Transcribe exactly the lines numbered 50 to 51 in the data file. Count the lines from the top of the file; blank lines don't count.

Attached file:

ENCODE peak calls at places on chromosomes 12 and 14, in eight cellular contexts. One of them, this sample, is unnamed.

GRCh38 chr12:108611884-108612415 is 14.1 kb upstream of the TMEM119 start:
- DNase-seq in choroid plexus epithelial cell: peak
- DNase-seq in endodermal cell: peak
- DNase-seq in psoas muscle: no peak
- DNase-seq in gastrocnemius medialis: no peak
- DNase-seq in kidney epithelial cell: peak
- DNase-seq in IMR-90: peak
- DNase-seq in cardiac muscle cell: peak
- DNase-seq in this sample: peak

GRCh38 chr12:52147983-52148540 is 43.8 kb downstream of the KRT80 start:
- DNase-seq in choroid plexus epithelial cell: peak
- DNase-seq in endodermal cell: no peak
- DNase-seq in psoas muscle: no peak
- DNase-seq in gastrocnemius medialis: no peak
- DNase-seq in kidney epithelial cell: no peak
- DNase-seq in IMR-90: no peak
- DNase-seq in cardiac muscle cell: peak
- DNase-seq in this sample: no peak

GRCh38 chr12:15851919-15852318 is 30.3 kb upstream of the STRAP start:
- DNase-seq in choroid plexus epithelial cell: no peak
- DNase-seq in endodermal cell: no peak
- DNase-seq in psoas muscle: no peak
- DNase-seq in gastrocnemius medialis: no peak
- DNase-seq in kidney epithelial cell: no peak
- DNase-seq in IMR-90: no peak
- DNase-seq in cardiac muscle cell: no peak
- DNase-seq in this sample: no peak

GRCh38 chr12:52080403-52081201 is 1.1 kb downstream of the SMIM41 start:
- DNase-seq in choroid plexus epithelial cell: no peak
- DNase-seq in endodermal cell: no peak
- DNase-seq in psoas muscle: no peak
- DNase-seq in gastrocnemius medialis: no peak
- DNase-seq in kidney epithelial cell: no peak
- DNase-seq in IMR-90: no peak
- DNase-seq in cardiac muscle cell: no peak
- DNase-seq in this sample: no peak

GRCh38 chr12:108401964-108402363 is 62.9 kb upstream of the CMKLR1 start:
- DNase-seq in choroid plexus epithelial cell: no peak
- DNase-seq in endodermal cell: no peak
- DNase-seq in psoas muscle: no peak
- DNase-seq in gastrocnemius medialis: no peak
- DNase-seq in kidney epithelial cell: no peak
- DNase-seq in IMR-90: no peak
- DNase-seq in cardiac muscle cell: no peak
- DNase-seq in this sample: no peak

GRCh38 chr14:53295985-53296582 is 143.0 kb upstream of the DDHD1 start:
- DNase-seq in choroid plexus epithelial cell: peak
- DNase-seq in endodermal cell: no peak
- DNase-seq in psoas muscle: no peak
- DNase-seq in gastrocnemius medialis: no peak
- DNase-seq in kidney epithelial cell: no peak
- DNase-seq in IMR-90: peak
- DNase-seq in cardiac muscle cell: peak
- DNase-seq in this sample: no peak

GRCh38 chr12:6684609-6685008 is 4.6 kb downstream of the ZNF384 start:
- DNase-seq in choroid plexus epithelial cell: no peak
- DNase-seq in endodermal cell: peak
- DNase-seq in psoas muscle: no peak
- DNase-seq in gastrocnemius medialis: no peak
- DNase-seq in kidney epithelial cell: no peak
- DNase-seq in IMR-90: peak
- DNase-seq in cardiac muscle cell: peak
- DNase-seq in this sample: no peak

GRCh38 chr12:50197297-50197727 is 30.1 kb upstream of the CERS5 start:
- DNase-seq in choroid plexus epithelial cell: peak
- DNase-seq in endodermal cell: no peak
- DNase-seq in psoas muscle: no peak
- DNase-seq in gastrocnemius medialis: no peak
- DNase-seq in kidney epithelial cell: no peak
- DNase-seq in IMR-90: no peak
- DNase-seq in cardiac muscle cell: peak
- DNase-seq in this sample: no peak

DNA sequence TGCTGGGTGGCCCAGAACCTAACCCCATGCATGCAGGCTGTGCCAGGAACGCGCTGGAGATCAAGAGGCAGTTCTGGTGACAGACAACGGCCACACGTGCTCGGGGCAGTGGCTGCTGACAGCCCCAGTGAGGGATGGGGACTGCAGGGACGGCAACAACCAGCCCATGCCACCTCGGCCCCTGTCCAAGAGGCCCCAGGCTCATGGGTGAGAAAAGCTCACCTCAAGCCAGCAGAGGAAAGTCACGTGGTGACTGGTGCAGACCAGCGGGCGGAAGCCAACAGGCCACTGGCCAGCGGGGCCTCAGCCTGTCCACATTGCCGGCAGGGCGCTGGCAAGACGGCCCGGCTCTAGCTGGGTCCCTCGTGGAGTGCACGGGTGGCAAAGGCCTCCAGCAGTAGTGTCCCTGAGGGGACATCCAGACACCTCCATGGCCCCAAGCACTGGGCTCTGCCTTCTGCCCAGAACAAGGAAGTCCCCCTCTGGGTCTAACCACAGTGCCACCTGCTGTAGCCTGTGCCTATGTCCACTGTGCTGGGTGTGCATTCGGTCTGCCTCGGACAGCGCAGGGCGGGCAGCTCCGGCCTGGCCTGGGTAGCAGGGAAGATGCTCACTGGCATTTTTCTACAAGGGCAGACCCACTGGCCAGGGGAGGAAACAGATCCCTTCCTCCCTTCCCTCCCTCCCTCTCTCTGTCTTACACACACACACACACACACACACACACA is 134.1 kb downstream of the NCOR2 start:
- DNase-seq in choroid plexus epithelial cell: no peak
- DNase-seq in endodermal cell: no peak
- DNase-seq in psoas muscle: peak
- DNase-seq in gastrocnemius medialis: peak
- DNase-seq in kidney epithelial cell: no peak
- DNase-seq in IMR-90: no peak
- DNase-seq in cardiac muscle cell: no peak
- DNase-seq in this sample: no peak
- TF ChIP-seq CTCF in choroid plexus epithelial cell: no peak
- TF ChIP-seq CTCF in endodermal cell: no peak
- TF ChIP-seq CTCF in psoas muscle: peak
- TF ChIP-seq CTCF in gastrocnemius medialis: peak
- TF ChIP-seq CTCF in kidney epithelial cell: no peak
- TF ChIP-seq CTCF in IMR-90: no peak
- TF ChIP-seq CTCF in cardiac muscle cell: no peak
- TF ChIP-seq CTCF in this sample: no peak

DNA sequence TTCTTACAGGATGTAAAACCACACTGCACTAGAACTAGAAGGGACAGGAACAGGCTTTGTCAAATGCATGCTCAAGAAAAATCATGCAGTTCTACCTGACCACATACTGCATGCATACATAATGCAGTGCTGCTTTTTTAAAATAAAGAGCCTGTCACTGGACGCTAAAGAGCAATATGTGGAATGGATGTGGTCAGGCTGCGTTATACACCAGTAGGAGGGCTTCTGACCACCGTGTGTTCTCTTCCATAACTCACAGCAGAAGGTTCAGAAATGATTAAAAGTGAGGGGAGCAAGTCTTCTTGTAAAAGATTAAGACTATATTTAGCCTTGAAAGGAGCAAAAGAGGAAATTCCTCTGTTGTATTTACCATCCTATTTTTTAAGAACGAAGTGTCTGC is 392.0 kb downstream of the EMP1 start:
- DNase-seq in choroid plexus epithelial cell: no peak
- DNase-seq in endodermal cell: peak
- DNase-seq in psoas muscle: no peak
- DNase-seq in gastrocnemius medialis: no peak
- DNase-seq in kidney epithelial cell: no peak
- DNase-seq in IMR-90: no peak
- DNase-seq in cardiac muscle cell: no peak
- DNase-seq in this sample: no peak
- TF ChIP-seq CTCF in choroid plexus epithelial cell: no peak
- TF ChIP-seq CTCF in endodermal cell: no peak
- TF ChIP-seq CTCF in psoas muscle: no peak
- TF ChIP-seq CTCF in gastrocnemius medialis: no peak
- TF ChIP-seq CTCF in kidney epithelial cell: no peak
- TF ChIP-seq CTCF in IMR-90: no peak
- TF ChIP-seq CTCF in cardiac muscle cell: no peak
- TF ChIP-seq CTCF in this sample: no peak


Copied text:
- DNase-seq in psoas muscle: no peak
- DNase-seq in gastrocnemius medialis: no peak